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Experience April/May 2023

Not Just Another Roadside Attraction

Jennifer J Rose


  • There are diverse reasons people travel.
  • Even the minor mundane experiences on your journeys can leave lasting impressions.
Not Just Another Roadside Attraction
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It’s about the journey, they say. Remember Icelandic Airlines, People’s Express, and Texas International’s Peanut Fares? And airlines doling out playing cards, stationery, plastic wings, swizzle sticks, and amenity kits that rivaled frequent flier miles in many memories?

Of course, you do.

Don’t tell anyone: I possess several place settings of silverware from defunct airlines.

Some people travel for black diamond ski trails and exclusive golf courses, and others for theater. Still others search out family roots, health, food, slums, sex, ecology, nature, history, religion, wildlife, volunteer opportunities, and authenticity. Bragging rights and shopping aren’t far behind. A fancy shopping center trumps the Northern Lights every time for me.

Our takeaways from travel aren’t always what we expect. Ask me about a trip to Lake Van in the Armenian highlands when I was three, and I’ll tell you about a peasant woman cradling a goose on her lap on the bus. The highlights aboard Britannic en route to New York in the mid-1950s included green Jell-O for the first time, everyone speaking a foreign language (which turned out to be English), and locking myself in our stateroom.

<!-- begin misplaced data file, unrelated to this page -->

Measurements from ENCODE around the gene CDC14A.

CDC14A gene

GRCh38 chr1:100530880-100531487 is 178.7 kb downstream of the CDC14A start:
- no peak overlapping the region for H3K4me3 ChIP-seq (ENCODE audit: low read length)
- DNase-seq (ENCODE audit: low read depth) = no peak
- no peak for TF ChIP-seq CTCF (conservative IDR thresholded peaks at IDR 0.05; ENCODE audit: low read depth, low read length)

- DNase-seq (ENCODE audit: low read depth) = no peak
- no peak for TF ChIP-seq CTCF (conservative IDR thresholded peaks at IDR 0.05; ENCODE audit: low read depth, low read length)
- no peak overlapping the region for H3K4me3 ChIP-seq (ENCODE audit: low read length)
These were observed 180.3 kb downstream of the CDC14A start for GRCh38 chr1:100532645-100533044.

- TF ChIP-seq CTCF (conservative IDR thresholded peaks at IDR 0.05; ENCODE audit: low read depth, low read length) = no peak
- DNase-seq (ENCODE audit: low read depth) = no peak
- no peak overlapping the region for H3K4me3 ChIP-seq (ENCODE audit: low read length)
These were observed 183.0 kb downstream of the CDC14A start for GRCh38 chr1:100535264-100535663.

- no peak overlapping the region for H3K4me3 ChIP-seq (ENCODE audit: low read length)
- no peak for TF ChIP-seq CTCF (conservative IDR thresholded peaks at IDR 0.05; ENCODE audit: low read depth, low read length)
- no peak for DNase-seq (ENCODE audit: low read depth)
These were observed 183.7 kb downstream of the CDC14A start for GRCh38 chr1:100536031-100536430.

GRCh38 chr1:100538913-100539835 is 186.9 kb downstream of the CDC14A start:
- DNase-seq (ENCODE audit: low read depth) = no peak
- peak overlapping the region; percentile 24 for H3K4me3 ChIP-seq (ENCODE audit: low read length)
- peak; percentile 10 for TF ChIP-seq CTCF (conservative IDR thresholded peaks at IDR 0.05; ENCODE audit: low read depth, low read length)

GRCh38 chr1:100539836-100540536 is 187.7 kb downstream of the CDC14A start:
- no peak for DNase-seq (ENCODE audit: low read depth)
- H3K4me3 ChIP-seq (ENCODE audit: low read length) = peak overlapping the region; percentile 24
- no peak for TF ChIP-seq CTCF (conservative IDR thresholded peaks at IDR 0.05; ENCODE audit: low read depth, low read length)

In more recent years, the Çırağan Palace, an Istanbul hotel, left a greater impression upon me than the Dolmabahçe Palace, and a restaurant in Ortaköy served up the oddest and most expensive rendition of Mexican food I’ve ever seen.

The frantic search for a lost family member who wandered outside made the Prado more memorable than all the art it harbored. Even an emergency trip to the dentist in Bogota took on a different hue than it would back on home territory. Distance makes the quotidian just a little shinier, a tad more memorable.

This issue of Experience examines at what impels us to travel and what we glean from leaving home.

Joe Weeg travels to be reminded about the kindness of others. Joan Burda insists that walking in England is so much more civilized than plying stateside trails. Gerald J. Todaro bikes in Italy for food and wine. Alex Tiffany explains why we should travel off the beaten path to places like Albania and Sri Lanka.

Kevin McGoff takes us on a wine tour, telling us how to pick the one that’s right for us. I weigh in on about why travel to Mexico makes more sense now than ever. For those not inclined to leave their zip codes, Seth Kramer points out how every trip starts with a single step.

In a streaming world filled with British mysteries, Stephen Terrell finds love and murder, and David Zachary Kaufman shows us how to stay safe when we’re traveling on our own without the vigilance of a tour guide, cruise director, or wingman.

This issue of Experience inspired me to pull the trigger, cashing in miles for a trip to South America. Let’s hope it makes you do something and make plans, whether it’s for that trip you’ve been putting off or simply a walk around the block.

And wait for it…Our July/August issue takes you to the only thing promised in life that’s more certain than taxes.

We promise you won’t be disappointed.